As so many people in the tech/fintech industries have been working from home since March, it’s easy to assume that everyone has the time – and the inclination – to look in detail at new products and services. But, with lots of us working even longer hours than before, plus the disruption of kids, we possibly have less time. So how does this relate to messaging and branding?
Shorter attention spans
Well, clarity is more important than ever. Typically, you have 3-8 seconds to engage a website visitor, including the page load time. This is even less for millennials, so you really need to grab their attention. I’ve seen countless websites, where the Home page doesn’t even tell me what the company does – by the way, the same applied to many stands at trade shows – remember those days? Yes, it’s ‘mission critical’, or ‘ultra-low latency’, or ‘the fastest’, but that doesn’t explain what the products or services are, or who they’re aimed at.
Back in March most businesses expected Covid to be a short term ‘blip in the road’, which then developed into ‘how do I cut costs and stay in business?’. As we approach the second wave and Covid becomes business-as-usual, we are seeing businesses reviewing and changing their strategy to establish stability and commercial success.
From a brand messaging and marketing perspective, we are seeing communication styles becoming far more direct and clear in their promise of value. Businesses know their world has changed and the old model is not returning anytime soon, if ever, so they are being forced to embrace change; this can feel like a step into the unknown. Which is why clear and direct messages and case studies give real benefits.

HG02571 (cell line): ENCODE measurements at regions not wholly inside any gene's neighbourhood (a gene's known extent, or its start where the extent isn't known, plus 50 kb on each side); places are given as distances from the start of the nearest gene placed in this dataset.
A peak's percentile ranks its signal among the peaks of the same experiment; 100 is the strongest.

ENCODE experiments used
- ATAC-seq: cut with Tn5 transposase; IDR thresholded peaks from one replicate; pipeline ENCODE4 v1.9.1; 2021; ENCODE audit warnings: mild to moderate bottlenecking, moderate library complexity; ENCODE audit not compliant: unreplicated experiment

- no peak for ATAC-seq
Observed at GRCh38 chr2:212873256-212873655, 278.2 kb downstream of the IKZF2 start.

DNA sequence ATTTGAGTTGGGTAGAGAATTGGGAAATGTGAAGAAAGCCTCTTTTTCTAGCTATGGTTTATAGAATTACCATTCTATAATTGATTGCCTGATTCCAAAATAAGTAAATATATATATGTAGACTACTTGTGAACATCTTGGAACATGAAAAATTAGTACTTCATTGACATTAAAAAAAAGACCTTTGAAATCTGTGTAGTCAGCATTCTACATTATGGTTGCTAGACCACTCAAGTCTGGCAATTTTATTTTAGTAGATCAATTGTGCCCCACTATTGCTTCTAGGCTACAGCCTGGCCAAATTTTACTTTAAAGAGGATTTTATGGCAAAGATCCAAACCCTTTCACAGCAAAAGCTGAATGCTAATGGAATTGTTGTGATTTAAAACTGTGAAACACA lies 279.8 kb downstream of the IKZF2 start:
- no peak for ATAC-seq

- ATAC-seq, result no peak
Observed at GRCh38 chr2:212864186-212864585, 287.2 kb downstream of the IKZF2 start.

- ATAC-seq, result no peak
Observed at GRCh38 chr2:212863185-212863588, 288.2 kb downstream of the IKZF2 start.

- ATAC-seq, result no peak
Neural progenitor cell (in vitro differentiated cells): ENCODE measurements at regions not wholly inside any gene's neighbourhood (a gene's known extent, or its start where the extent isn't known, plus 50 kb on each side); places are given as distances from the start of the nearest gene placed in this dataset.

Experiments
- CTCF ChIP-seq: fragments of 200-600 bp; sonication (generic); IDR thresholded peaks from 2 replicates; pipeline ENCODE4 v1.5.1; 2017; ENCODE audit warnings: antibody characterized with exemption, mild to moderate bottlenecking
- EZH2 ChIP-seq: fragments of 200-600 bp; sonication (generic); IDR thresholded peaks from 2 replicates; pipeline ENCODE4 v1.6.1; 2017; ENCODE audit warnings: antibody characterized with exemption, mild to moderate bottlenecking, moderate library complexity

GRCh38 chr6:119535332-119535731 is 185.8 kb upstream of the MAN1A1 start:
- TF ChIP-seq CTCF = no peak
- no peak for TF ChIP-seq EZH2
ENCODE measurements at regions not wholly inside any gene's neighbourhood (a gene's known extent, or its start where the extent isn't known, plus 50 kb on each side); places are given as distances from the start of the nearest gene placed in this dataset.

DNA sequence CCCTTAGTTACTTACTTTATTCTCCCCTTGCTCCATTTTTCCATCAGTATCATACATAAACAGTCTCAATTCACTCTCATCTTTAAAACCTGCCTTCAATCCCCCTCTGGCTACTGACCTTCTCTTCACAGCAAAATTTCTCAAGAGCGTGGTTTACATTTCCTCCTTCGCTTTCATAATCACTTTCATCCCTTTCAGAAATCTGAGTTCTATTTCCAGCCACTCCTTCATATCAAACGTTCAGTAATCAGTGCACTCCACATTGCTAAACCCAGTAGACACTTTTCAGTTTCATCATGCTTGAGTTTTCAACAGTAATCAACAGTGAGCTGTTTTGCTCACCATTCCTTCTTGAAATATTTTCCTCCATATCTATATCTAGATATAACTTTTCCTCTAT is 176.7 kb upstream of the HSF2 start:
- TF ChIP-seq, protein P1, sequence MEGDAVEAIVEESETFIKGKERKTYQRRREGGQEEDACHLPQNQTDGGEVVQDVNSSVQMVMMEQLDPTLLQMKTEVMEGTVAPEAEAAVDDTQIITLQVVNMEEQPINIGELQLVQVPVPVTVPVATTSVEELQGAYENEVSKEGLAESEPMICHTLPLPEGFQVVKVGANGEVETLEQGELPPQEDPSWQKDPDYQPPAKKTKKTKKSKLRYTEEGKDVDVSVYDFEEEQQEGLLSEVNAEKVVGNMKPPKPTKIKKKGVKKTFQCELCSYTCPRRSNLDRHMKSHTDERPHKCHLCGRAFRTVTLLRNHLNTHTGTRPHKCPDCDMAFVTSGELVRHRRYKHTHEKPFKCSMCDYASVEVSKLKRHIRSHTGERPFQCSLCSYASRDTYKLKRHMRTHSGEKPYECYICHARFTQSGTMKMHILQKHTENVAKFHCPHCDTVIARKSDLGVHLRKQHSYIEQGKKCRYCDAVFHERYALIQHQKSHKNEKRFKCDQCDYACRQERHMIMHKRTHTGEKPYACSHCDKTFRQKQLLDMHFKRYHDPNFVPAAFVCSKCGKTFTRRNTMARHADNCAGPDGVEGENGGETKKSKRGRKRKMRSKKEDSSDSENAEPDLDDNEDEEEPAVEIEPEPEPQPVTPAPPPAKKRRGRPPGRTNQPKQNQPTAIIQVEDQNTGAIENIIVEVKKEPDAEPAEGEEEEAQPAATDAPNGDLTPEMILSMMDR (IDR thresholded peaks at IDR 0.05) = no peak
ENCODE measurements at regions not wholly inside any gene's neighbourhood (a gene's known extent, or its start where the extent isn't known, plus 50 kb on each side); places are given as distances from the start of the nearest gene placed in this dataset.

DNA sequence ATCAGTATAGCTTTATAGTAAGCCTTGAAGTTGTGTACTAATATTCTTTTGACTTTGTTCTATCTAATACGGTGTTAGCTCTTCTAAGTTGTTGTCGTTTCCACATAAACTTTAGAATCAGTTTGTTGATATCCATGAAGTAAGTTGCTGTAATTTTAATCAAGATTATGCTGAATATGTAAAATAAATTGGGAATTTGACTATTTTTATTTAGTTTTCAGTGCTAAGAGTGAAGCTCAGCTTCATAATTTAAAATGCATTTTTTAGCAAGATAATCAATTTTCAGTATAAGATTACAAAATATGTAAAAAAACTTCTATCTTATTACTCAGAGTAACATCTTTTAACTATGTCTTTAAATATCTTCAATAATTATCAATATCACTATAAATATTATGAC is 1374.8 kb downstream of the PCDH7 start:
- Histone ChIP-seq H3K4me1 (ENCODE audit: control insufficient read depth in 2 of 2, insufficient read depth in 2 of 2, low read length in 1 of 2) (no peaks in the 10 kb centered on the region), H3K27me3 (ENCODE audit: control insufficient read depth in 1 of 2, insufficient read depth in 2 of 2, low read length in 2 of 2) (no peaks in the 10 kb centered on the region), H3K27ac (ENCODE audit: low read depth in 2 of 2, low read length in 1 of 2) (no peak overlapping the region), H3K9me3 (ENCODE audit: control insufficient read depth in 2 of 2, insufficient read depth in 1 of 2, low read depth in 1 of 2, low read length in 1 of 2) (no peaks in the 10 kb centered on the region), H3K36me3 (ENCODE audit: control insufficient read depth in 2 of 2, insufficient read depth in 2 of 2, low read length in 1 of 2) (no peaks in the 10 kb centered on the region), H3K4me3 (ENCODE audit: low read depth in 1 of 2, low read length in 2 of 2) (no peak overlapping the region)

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Clarity is key
Clarity of message is the key: if when researching a potential provider or service company, your initial response to their website is: “I’m not sure this is the company for me,” you quickly move on. It may seem obvious, but at the top of your Home page, say clearly what you do – half a dozen words should do it.
This may need an internal brainstorm to agree how your company/products/services should be described, even if you think you know the answer. Surprising though this may sound, I had a client that’s been in business for 15 years. When we ran a messaging session with them, the CEO, CTO and head of sales came up with such different descriptions of what the company did, you could easily have assumed they were talking about 3 different companies. This is not as unusual as it sounds.
Looking beyond the top of the Home page, and not forgetting your LinkedIn company page, Twitter, Facebook, etc. – do they all say the same thing about your company? Is it clear? Do you solve a problem? How are you different/better than your competitors? And what is it that clients value about what you do for them? Remember to be consistent. In other words, make sure that what you say about your company has the same messages, and the same ‘look & feel’ regardless of the platform.
These things are important for all companies, of all sizes, in all markets, so be clear, succinct and straightforward in all your communications. It’s always better to err on the side of simplicity!
Written by Alla Lapidus, Director, Moonlight IQ